Intended for healthcare professionals


Protecting children from armed conflict

BMJ 1998; 317 doi: (Published 31 October 1998) Cite this as: BMJ 1998;317:1249

Children affected by war must not be stigmatised as permanently damaged

  1. Derek Summerfield, Psychiatrist
  1. Medical Foundation for the Care of Victims of Torture, London NW5 3EJ
  2. Royal Manchester Children's Hospital, Manchester M27 1HA
  3. Health Operations Division, International Committee of the Red Cross, 1202 Geneva, Switzerland

    EDITOR— Southall and Abbasi quote Unicef when they state that the psychological consequences of armed conflict on children are so great that they can rarely be repaired.1 Unicef indeed says that “time does not heal trauma,” but there is no sound empirical basis for a generalisation that risks stigmatising whole populations of children affected by war as sick or permanently damaged. Even child survivors of Auschwitz did not turn out like this as a general rule, and there are no published studies of children from non-Western war zones to support such a conlusion.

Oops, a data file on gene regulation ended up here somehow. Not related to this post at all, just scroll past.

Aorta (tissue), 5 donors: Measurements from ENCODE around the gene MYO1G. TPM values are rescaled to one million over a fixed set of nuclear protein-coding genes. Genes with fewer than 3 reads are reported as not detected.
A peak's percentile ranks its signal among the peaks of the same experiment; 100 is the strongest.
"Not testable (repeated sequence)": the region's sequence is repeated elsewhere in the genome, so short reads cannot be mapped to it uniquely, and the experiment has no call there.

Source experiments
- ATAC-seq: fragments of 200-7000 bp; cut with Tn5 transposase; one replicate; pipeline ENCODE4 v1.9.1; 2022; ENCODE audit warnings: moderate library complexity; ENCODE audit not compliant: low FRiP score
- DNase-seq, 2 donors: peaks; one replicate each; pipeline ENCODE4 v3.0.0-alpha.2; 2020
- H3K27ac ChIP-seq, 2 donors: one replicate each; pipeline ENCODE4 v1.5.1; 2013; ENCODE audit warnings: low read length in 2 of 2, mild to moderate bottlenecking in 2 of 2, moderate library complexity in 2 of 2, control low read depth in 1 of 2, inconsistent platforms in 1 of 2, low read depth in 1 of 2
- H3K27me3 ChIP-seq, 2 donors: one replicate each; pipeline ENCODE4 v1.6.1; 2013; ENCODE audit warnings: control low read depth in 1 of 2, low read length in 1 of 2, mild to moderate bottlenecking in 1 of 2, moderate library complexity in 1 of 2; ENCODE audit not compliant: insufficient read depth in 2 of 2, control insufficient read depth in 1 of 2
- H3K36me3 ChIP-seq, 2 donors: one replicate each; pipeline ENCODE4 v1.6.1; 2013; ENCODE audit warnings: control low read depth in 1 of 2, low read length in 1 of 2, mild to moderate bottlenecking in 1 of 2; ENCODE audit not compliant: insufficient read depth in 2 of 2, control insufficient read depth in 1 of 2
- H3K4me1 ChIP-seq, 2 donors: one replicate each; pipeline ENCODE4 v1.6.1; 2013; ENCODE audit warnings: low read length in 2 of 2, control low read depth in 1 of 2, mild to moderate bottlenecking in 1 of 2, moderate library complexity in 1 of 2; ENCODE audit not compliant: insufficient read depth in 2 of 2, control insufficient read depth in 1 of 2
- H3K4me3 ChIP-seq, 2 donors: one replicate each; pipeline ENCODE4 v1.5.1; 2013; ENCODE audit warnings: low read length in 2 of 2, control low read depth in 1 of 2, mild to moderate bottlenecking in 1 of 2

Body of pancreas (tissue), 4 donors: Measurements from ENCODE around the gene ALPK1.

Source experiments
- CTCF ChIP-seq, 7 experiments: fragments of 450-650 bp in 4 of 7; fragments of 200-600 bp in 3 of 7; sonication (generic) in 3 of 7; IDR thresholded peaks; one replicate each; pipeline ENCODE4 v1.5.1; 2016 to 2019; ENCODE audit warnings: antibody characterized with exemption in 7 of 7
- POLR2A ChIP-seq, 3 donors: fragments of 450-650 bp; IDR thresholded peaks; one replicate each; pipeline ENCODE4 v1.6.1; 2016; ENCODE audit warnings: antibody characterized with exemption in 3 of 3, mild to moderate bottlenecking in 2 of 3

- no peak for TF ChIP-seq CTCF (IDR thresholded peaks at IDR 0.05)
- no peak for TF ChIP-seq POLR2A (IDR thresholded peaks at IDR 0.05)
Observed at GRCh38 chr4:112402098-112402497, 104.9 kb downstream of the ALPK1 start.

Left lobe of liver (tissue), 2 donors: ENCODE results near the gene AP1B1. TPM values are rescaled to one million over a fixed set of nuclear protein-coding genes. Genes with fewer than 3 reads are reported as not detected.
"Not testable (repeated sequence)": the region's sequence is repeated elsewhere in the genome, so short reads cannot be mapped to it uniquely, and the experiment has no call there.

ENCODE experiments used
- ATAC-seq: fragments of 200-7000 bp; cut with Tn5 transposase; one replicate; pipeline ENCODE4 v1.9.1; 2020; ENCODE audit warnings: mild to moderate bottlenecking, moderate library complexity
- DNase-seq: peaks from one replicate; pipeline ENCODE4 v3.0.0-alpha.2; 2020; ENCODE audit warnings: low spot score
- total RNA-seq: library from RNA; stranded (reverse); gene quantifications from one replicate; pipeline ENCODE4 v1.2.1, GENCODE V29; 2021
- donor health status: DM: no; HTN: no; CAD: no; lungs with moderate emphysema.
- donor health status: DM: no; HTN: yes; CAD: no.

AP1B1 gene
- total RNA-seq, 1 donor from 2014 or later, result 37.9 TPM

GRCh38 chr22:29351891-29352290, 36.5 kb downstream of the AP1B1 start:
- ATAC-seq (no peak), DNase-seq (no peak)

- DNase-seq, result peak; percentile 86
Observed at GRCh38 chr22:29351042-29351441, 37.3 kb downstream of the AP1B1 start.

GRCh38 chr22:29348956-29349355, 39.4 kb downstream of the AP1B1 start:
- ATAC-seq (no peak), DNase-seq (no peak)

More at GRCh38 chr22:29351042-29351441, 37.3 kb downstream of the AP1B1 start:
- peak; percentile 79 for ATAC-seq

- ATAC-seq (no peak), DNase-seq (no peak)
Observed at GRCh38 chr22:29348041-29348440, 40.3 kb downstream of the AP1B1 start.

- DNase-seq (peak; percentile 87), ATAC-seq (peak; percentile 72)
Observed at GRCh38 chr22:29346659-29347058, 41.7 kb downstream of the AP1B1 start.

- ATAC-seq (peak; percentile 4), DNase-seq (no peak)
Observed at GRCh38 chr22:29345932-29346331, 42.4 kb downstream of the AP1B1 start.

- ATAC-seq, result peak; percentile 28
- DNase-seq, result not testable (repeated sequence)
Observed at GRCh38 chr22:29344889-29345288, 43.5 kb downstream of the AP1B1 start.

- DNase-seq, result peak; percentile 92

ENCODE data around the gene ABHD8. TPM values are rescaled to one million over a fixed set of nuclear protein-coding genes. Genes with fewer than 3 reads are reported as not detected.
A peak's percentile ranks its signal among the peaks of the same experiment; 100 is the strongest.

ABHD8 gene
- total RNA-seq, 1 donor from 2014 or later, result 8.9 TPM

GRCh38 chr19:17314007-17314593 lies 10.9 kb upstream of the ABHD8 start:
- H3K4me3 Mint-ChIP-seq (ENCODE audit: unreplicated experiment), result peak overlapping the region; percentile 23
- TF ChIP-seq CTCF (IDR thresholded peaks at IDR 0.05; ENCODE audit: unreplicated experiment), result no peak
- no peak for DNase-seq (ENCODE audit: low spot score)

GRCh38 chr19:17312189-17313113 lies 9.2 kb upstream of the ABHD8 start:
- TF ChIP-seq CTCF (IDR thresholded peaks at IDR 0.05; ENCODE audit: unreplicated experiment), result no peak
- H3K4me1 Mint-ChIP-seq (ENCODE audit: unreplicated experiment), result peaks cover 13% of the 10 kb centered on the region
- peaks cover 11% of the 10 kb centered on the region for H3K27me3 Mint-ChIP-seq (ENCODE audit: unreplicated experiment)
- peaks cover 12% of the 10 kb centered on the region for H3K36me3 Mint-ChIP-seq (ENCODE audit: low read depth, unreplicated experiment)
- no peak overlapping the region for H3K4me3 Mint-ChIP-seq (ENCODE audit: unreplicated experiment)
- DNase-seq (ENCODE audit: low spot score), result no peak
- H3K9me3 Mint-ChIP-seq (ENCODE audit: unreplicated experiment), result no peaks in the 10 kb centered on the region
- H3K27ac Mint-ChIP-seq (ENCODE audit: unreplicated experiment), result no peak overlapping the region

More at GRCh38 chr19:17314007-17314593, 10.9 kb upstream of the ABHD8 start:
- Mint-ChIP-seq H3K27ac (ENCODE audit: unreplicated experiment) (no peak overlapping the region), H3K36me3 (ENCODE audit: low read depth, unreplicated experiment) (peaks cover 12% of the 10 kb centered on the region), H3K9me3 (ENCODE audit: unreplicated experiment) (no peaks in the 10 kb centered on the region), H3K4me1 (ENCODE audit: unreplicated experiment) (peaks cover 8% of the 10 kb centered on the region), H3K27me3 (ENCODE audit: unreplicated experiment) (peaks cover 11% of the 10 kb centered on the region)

Unicef and other agencies need to review such claims and costly interventions based on them; the claims owe more to prevailing sociocultural assumptions in the West than anything else. Over the past 50 years psychological explanations for life events and the medicalisation of distress have grown hugely. Because many people believe, for example, that rape or other criminal violence, childhood abuse, or even persistent bullying at school is an experience that may have lifelong psychological effects it seems unthinkable that war and atrocity should not do this to almost everyone exposed to them. Constructions of “trauma” deployed in the health field are increasingly expansive and undiscriminating.2

    No one wants to play down …

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